From behind the plexiglass barrier of her improvised help desk in the hall of the Scranton Castle senior apartment complex, Marielee Santiago passed out masks, hand sanitizer, COVID-19 info and asked residents, "How's it going with your laptop?"
In partnership with DigitalC (a nonprofit focused on improving Greater Cleveland's digital literacy and access) and with funds from Dollar Bank, MetroHealth System had helped connect units in the building with laptops, internet service and computer training, though COVID-19 limited the education piece. So, along with representatives from DigitalC and an AmeriCorps member, Santiago, director of transformative knowledge and education at MetroHealth's Institute for H.O.P.E. (Health, Opportunity, Partnership and Empowerment), staffed the temporary desk at the West 25th Street facility, part of the Cuyahoga Metropolitan Housing Authority.
She taught a patient how to connect online with his provider for a prescription, showed another how to send a photo of his rash to his doctor via MyChart and helped a resident follow up with her psychiatric appointment remotely when all behavioral health visits were being done virtually or telephonically. Before her leadership role, Santiago, a social worker and leader within the Hispanic community, connected patients with resources for low-cost internet and educated them on their broadband access.
The pandemic has heightened awareness, buy-in and understanding that digital equity is truly a need for healthcare, Santiago said.
"There may have been providers that didn't think (about it) before, or didn't have that lens before until they came across this pandemic and realized, 'Wow, I have a whole slew of patients that are not able to access virtual care and telehealth appointments,' " she said.
MetroHealth is not alone in supporting digital access in the community. The Cleveland Clinic, DigitalC, TransDigm Group Inc. (NYSE: TDG) and the Lubrizol Foundation announced a partnership last year to provide affordable high-speed internet for Fairfax residents to address disparities in internet coverage.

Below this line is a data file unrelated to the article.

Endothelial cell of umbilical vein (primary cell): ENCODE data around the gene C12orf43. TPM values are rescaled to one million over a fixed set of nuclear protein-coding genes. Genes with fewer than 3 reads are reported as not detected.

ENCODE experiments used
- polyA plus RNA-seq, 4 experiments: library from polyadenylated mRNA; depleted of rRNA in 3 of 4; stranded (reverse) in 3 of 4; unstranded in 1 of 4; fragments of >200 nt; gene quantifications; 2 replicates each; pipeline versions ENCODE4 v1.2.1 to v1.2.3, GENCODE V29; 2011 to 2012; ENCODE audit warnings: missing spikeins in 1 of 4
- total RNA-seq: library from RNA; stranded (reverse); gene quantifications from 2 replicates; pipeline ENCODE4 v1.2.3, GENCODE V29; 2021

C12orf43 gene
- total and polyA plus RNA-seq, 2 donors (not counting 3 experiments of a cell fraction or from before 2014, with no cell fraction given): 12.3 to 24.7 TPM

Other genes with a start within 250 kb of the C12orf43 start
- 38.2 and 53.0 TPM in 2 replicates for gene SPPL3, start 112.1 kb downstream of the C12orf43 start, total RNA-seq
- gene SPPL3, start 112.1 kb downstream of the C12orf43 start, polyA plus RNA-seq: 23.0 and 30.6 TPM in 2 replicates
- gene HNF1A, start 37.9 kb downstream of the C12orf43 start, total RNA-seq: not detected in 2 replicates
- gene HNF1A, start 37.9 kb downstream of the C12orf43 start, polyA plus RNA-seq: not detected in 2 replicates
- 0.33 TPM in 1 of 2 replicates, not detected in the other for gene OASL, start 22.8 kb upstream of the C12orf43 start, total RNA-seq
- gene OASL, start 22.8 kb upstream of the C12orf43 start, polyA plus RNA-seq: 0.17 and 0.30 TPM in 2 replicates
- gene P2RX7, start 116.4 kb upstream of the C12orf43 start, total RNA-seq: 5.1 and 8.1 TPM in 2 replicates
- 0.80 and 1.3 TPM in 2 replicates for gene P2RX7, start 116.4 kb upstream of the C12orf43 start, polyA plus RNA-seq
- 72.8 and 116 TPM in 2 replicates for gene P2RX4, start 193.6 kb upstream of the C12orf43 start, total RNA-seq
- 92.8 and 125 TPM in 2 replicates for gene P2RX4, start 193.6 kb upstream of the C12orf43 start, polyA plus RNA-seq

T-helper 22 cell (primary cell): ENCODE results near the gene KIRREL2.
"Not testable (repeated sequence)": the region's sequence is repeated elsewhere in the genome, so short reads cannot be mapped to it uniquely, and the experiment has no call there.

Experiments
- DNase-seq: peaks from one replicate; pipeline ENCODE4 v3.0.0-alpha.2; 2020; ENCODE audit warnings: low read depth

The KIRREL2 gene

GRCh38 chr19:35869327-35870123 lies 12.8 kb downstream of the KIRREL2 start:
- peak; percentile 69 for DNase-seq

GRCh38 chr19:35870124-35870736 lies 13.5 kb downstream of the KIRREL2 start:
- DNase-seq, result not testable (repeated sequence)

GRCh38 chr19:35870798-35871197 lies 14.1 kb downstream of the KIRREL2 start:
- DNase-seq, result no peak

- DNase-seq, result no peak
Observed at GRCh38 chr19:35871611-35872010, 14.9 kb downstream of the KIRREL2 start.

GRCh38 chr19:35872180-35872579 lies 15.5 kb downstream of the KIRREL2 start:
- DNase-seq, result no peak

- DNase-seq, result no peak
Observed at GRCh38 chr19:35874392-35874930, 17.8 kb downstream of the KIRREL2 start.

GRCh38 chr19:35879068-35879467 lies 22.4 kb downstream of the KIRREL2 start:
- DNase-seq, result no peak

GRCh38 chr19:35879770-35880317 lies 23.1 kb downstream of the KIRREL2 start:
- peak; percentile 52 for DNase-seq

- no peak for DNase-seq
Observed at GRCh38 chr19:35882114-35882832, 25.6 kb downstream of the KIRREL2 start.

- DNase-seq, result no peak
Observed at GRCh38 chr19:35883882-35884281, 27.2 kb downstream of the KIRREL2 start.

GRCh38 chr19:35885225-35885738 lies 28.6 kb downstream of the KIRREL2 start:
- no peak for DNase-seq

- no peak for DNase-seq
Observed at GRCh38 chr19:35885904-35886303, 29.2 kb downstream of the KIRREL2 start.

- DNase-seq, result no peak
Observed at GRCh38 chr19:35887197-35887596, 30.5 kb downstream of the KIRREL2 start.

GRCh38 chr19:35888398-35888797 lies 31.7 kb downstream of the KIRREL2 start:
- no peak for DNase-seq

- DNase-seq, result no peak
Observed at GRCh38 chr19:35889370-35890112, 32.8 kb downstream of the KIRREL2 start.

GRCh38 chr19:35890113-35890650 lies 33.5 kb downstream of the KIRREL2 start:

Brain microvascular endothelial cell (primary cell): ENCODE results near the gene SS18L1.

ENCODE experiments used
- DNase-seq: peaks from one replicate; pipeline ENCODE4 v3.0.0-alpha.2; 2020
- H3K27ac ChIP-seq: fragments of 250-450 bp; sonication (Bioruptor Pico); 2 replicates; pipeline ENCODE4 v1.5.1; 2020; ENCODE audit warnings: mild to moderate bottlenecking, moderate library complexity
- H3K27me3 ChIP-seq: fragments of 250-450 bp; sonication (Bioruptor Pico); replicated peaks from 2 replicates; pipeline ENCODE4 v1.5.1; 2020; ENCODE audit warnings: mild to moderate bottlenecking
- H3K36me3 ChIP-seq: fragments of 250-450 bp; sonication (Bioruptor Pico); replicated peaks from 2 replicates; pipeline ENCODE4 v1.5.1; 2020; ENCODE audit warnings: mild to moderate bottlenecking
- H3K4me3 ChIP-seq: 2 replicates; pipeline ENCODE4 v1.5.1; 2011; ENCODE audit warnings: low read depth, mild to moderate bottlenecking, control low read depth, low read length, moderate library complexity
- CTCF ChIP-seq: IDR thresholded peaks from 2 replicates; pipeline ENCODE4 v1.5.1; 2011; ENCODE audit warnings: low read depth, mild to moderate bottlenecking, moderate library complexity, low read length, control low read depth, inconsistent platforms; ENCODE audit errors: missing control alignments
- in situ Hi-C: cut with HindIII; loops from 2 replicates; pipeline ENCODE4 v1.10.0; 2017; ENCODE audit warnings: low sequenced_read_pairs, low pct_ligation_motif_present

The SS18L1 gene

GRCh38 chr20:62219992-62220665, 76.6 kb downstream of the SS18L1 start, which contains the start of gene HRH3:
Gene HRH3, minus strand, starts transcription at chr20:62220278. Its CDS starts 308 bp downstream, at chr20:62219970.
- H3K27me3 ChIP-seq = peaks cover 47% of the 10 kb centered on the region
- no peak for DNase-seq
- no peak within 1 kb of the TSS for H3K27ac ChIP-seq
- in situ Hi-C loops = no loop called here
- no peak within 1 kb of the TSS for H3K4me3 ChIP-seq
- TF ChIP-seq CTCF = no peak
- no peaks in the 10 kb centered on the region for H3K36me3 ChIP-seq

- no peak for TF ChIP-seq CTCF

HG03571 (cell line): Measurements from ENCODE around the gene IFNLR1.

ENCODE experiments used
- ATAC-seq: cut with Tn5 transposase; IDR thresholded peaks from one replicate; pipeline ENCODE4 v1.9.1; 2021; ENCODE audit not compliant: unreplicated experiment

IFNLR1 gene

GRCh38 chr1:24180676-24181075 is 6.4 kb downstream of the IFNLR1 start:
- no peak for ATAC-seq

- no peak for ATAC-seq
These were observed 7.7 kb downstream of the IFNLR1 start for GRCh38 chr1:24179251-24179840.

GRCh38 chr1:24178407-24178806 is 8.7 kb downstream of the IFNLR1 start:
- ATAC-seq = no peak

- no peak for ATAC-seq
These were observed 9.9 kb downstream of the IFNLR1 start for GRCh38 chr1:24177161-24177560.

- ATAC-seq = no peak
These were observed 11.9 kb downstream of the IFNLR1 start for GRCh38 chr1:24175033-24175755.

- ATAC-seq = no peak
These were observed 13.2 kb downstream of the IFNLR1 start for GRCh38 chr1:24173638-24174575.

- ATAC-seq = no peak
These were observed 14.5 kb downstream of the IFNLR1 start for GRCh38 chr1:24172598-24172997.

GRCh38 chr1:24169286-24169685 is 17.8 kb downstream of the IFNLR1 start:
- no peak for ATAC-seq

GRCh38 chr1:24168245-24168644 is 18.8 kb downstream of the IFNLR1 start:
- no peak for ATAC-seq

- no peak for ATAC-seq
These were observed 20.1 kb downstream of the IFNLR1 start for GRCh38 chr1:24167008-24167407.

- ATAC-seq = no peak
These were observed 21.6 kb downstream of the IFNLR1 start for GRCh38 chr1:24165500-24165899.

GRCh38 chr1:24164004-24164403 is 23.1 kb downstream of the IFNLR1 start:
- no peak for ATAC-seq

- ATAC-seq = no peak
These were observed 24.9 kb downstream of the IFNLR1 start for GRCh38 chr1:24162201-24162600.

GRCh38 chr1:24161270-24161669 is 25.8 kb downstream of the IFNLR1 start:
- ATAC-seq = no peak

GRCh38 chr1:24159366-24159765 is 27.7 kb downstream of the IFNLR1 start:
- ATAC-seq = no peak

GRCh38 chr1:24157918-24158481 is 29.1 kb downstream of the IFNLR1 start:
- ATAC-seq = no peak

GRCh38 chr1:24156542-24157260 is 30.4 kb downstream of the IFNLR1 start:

University Hospitals this summer announced it would team up with PCs for People, a nonprofit providing refurbished computers, to help patients stay connected with laptops, hot spots and three months of broadband service to eligible UH patients. UH is also building WiFi towers on two of its locations and is engaged in a broadband expansion project in East Cleveland.
The Federal Communications Commission selected MetroHealth to participate in the digital equity program, making the system eligible to receive up to $901,000 in federal funds over the next three years for its work at the CMHA facility and in the Clark-Fulton neighborhood.
DigitalC this summer received a $20 million combined commitment from the Jack, Joseph and Morton Mandel Supporting Foundation and the David and Inez Myers Foundation to help it expand capacity and speed up adoption of its broadband infrastructure, which DigitalC CEO Dorothy Baunach said is a call to get people connected and ensure it has the right impact on health, education and economic opportunity.